Both Jermalle Brown and Douglas Bufford were gang members hired to play a small role in helping combat violence on Chicago’s South Side through a program hatched by Gov. Pat Quinn's administration, says the Chicago Sun-Times. Paid $8.50 an hour with public funds to hand out anti-violence pamphlets in their neighborhood, the two low-income teens were part-time foot soldiers in the governor’s $54.5 million Neighborhood Recovery Initiative, a program he described as “a comprehensive and concerted effort to keep our young people safe, off the streets and in school.”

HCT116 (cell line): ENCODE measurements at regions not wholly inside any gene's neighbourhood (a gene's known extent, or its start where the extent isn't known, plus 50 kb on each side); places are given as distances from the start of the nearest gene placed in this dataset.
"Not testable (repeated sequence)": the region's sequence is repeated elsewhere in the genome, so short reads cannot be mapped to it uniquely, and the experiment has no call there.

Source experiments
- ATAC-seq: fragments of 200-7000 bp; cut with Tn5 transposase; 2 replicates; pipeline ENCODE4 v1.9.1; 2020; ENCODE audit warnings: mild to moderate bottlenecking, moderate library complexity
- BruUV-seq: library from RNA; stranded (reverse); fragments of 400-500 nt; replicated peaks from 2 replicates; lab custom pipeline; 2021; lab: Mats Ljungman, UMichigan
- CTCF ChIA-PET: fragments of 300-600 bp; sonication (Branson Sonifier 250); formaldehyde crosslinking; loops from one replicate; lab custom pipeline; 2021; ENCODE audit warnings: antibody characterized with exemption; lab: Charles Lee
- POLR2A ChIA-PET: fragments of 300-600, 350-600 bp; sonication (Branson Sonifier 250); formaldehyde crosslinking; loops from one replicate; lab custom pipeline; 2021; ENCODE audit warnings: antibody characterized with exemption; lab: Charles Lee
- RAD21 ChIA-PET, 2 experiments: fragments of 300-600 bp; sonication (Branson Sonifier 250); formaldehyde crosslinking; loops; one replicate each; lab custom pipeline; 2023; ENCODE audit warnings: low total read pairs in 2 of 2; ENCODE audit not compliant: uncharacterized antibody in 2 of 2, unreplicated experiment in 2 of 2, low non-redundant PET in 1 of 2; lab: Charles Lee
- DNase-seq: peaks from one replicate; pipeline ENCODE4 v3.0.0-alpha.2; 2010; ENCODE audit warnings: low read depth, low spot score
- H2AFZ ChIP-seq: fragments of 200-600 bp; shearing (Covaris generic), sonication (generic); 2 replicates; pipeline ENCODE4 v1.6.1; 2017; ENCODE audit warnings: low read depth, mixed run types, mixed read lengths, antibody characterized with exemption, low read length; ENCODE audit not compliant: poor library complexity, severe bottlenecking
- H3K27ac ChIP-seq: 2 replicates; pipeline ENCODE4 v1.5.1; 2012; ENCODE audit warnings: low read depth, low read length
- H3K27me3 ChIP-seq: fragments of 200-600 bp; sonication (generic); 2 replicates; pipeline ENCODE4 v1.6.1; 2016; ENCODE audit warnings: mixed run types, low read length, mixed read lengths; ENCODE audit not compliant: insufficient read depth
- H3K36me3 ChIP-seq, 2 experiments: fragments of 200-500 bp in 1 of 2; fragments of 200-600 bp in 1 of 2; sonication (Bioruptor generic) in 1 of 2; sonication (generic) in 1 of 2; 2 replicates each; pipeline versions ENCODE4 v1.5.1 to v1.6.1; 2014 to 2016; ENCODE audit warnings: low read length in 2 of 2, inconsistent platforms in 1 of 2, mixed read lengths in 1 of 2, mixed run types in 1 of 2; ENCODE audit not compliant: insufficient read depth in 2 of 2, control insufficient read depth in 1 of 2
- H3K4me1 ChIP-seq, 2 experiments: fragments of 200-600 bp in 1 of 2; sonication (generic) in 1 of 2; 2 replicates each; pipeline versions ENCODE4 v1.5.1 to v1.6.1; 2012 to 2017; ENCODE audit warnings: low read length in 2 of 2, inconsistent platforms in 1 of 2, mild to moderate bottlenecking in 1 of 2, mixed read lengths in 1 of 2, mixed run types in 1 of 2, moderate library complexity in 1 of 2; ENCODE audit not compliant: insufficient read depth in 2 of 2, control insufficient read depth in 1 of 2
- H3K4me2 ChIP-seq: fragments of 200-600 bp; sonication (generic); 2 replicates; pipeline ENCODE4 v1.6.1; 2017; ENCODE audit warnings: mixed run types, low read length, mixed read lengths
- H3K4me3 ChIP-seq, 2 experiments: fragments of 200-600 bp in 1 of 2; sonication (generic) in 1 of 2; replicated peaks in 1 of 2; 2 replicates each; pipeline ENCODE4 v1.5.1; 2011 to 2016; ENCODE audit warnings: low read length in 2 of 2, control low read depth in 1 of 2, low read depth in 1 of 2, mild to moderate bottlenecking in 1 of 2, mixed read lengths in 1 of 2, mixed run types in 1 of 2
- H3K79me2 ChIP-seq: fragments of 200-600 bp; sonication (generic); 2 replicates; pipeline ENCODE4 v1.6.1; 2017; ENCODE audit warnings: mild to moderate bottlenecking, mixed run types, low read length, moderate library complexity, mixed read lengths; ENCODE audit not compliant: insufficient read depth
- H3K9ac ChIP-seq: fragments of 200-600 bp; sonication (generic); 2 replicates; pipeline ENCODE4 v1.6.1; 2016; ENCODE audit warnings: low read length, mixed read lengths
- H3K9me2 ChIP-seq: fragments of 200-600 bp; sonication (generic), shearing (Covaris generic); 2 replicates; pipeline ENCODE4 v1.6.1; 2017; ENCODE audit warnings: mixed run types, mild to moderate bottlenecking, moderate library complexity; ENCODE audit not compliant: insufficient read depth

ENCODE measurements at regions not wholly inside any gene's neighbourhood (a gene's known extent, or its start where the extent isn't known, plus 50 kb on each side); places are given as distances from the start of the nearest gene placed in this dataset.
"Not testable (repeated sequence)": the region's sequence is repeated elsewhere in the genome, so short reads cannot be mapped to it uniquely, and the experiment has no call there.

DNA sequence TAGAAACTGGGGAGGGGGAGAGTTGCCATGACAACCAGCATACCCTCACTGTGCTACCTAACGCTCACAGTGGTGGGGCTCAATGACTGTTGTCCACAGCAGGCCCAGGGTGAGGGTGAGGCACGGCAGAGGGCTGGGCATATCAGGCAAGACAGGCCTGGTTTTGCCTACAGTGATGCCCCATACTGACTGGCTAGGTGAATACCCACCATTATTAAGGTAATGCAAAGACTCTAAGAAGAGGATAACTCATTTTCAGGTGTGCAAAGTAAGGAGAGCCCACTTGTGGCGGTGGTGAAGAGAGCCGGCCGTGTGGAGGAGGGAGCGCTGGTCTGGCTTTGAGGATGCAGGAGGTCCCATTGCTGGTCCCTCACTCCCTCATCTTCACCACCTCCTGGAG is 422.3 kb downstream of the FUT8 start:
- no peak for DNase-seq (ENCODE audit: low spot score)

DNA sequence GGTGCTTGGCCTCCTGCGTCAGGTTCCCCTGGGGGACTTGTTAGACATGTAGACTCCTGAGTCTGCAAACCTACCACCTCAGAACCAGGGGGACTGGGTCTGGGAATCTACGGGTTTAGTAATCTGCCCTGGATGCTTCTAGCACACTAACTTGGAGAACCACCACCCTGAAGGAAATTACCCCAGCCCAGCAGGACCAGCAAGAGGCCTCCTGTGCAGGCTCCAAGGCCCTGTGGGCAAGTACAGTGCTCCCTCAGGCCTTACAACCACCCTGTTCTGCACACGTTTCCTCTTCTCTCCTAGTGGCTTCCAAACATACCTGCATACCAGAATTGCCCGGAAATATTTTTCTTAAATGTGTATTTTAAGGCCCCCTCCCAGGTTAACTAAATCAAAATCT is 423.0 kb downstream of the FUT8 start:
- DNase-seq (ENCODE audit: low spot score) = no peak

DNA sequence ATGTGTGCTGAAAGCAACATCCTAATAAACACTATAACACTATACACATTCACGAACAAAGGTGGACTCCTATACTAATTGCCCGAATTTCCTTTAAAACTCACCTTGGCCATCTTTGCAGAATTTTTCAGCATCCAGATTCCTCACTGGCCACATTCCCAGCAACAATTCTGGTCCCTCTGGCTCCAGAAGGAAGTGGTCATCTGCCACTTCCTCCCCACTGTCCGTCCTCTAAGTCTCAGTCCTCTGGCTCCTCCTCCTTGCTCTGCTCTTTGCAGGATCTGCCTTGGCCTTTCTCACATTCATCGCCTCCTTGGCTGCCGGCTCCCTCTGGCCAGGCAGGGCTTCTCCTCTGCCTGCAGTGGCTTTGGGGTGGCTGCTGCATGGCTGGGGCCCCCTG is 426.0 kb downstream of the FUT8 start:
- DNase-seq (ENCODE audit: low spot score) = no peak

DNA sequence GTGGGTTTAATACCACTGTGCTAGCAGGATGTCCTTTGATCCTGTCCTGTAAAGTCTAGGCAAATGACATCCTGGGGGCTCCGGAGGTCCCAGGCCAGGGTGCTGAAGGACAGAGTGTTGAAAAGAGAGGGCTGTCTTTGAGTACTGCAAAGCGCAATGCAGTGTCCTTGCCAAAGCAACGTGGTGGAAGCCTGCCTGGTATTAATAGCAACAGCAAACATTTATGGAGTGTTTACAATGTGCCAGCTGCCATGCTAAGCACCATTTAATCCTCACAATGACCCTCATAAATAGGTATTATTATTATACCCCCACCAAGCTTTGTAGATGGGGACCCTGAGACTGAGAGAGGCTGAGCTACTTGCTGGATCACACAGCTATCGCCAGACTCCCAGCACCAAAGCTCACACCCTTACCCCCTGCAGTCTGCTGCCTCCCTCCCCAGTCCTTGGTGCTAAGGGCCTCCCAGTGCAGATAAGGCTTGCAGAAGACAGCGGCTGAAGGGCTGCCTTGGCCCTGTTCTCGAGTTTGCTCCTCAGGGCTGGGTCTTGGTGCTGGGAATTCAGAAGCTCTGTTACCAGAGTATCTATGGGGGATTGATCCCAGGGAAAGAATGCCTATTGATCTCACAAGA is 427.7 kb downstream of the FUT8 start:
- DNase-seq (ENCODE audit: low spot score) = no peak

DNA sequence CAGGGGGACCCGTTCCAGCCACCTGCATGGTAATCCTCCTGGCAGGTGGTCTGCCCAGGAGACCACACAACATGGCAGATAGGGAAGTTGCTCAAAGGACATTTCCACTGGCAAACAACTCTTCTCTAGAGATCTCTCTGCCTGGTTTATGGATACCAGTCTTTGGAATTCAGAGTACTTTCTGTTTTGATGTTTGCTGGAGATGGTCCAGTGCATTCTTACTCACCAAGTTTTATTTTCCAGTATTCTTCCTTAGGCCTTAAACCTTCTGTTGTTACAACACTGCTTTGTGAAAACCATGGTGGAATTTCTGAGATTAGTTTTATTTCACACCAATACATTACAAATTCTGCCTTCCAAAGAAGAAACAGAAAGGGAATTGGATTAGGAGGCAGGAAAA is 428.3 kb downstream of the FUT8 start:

Instead of embodying a bold new way to fight bloodshed on the South Side, Bufford is now dead, and Brown is charged with his murder, putting a dramatic and deadly new blemish on the one-time Quinn showpiece, which was pilloried last week in a report by Auditor General William Holland. At the same time they were on the Neighborhood Recovery Initiative payroll, Brown, then 19, and Bufford, 16, allegedly broke into a Grand Crossing home in July 2012 with one other man and announced a robbery in what Chicago Police believe was a gang-related crime. Until he was contacted by the Sun-Times yesterday, Quinn did not know that a participant in his anti-violence program was dead, allegedly murdered by another.